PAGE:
3. The pros of a physical store: “Physical stores, if you've got the capital, you can open a store tomorrow. And if a mall has 5000 people who walk past it every day, all of a sudden you have two and a half of those five thousand people walking into the store and you make sales immediately, which is not how it happens in online”


On hiring as a start-up

  1. "Our first hires were us. Andrew, Shane and me. So we had a designer, a developer and a product guy and we worked for three and a half years without paying ourselves or anyone else."
  2. Invest in your skills and partners as an entrepreneur: "I worry about entrepreneurs who don't have the skills to build it themselves and who don't have the funding to pay other people. It's an expensive road to pay someone else to develop a nascent idea."


On using people vs. systems

  1. Building Systems: “And I think there's something quite important about making sure that the system you're building. You’re building to solve the right problem. You know, there's a strong sense here around companies that hire sales and marketing teams to soon. It's like, do you really know what you're selling? Do you really know what you're building? Once you do, I think, its the time to build systems.”
  2. Prototype New Ideas: “We will use paper and pen or we'll use Google Sheets spreadsheets, as best we can to like 'prototype' new ideas for as long as possible, until we're certain that what we need to build and to code is what we need to build. Because coding is expensive and as much as we think we can change it, it's very difficult to change it once you've built it.” 


On South African start-ups competing internationally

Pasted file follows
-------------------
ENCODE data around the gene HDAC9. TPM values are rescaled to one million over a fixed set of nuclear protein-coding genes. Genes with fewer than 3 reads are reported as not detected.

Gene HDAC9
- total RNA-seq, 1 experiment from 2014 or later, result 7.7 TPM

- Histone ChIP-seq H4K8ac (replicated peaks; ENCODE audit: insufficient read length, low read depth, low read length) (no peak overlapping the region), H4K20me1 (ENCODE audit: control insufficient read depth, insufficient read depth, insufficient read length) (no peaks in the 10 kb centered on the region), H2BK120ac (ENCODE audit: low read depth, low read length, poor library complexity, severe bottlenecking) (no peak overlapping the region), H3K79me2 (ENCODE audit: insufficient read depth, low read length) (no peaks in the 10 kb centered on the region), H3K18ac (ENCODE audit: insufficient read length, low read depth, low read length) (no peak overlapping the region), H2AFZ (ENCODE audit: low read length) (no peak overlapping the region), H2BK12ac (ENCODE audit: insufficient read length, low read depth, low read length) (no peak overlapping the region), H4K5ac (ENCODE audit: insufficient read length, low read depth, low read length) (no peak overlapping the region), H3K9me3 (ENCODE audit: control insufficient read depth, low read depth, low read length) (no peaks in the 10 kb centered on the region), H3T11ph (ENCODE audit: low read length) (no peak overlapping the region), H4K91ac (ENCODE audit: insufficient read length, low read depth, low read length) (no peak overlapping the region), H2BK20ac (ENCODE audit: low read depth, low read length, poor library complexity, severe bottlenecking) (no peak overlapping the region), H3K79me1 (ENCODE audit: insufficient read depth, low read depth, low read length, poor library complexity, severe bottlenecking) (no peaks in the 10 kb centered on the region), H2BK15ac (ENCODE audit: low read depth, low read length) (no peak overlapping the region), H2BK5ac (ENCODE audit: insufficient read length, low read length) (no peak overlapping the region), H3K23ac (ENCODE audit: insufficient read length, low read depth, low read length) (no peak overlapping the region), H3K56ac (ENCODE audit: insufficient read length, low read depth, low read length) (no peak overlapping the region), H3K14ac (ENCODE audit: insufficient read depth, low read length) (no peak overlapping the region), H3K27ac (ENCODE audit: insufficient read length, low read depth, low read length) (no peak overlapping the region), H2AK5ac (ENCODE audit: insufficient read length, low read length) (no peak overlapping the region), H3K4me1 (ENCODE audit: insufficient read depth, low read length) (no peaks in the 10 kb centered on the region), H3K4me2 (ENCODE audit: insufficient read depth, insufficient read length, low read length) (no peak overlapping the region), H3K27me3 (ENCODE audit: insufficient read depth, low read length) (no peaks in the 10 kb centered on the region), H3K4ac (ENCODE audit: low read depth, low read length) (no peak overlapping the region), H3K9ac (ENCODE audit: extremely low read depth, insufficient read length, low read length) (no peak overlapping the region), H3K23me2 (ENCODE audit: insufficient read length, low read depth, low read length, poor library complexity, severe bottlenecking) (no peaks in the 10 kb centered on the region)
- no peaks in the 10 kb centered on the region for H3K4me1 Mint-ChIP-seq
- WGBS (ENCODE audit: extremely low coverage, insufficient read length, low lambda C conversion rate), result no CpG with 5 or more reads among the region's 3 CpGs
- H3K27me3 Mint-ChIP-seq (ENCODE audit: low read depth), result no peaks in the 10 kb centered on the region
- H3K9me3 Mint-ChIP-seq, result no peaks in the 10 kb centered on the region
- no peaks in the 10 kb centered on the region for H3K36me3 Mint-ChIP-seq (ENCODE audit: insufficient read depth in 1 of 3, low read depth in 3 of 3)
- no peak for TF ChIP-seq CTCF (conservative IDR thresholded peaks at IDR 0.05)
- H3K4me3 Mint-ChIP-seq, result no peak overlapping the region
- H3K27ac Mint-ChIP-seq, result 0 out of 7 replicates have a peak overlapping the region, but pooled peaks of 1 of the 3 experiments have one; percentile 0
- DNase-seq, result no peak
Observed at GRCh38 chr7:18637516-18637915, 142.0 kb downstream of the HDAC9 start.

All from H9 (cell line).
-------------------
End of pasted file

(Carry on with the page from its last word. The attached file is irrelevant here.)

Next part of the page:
1. Product-based VS service-based start-ups: “We don't have an appetite to grow that footprint internationally because it means physical growth internationally because it's physical products...We are living in a world where we can sell software or services across borders to anyone in the world, any time. And that's really exciting.” 
  2. “To compete with U.S. start-ups, I think step one is we're going to have to be building businesses that serve a whole world and not just the South African market.” 
  3. “ I think the challenges being South African is that you don't have access to an immediate, enormous market.
  4. “I absolutely think you can solve a problem for the world from South Africa. I think everyone who finds growth and momentum ultimately develops a presence in the US. Not everyone, but most people. But that's mainly to access one, the size of this market and actually base yourself in this time zone and two, to access the capital that's here.”
  5. “The stage of our business meant that I think it's important that I was here, but I think capital is the primary reason people come to this part of the world. But if you've got a good product and it's serving the world, I don't think you have to be here to do it.” 


On solving problems 

  1. “Solving your own problem is the most valuable way to know you're solving a real problem.”
  2. “For me, a really important metric [for solving a problem] is whether people are willing to pay you for it.”


On internal processes and metric tracking

  1. Automated Systems: “We're trying to move more and more of that to like automated systems. We're about to take on a tool called Charge B, which is a subscription billing system, so we don't have to manage our billing manually.”
  2. Shifting Focus: “I think it's important to know what is the most important thing for you to be focusing on at the particular times in your company's growth. As entrepreneurs, you need to differentiate what phase of your business you're in. Are you in a growth phase? Or are you in a foundational establishment phase where you have to actually work out what it is you need to be doing to then click into a sense of growth.”
  3. “And it was hard because you want to be reporting positive sales growth all the time. But I know that if we did that, we would be failing to build the foundation that we need to actually take this business into the next level, and that's and that's where funding helps, you know, funding helps. We had three million dollars in the bank and we could take time out. We had enough breathing room to say, actually, what's wisest for us is to build this foundation now."
  4. “I think it's dangerous to use just a growth metric as a point of focus when what you perhaps should be doing is solving other problems in your business first.”